The Federal Judicial Center, the research arm of the federal courts, turned 50 yesterday.
The FJC is well-known but probably underappreciated. It allows the court system to investigate its own operations — from the ways procedural rules are employed to the manner in which cases are allocated. Its seminal work on weighted caseloads, court productivity, and the frequency and nature of motions to dismiss and motions for summary judgment (among many other things) have helped the court system understand and adapt its procedures to promote efficiency and cost-effectiveness. In addition, having a top-notch research institution in-house allows the courts to investigate issues of interest without having to rely on external sources.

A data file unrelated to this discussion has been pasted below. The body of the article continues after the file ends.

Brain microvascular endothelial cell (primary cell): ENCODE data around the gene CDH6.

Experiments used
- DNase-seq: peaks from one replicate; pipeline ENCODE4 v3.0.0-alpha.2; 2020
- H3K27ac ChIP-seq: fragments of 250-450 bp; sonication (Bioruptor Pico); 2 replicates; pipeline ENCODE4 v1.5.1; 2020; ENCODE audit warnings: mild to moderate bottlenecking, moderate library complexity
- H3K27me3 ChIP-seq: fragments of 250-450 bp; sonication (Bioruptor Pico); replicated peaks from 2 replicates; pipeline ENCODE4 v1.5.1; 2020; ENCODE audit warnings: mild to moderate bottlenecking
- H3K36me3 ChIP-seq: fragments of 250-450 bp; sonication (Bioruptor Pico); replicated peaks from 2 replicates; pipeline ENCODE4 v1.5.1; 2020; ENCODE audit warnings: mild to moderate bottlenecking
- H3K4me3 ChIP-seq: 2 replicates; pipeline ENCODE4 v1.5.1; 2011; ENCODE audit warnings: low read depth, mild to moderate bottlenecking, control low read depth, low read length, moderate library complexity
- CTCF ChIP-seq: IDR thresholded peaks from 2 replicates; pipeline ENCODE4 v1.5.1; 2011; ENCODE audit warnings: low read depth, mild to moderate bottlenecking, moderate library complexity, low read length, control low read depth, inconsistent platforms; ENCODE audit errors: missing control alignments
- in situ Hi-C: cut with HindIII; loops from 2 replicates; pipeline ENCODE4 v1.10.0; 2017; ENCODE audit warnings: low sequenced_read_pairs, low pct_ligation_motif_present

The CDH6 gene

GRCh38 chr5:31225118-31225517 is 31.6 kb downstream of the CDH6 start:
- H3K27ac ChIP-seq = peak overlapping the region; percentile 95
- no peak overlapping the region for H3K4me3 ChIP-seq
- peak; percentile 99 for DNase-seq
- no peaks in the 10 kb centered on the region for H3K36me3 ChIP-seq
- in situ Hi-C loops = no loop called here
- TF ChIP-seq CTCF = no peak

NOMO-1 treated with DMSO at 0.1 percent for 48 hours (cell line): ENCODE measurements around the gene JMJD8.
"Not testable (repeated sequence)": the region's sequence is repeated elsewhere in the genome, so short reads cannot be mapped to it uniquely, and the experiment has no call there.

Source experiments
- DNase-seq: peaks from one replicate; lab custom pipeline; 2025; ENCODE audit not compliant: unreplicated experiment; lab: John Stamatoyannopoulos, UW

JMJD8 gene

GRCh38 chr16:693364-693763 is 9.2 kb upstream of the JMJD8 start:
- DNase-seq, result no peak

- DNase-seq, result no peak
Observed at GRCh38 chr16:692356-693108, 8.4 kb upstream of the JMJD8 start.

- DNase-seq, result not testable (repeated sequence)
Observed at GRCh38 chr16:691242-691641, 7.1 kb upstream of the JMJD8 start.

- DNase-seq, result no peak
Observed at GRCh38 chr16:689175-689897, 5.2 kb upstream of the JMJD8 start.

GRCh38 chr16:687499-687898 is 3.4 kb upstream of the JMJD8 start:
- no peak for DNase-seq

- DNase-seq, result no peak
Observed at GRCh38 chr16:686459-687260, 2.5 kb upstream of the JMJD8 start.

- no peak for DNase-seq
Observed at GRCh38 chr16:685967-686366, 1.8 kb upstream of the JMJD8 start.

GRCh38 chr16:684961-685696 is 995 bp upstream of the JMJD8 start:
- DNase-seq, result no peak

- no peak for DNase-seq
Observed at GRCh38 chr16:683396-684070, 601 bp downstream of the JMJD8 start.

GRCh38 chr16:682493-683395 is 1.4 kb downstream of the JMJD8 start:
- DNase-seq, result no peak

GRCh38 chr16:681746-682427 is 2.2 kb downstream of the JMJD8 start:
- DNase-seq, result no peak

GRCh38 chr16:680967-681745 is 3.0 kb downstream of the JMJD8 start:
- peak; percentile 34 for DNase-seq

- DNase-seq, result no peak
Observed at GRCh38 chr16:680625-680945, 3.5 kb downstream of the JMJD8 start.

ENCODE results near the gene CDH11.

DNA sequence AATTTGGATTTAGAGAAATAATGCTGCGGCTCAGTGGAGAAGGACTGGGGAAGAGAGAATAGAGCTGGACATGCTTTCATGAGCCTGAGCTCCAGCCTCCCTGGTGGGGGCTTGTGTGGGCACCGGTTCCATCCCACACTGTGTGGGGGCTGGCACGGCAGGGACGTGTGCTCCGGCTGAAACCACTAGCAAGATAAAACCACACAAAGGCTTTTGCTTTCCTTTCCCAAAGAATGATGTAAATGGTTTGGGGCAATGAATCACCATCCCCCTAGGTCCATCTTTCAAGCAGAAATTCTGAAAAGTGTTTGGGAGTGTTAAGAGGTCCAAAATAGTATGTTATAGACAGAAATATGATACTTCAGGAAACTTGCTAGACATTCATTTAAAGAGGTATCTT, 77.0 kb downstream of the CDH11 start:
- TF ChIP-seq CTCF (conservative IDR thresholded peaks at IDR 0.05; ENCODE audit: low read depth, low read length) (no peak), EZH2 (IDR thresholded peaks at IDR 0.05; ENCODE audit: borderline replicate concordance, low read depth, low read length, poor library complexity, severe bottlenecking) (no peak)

If you have not explored the FJC’s research library, it’s worth a careful look. It is indispensable for those who study the federal courts, or simply want to know more about their operations.
Happy birthday and congratulations!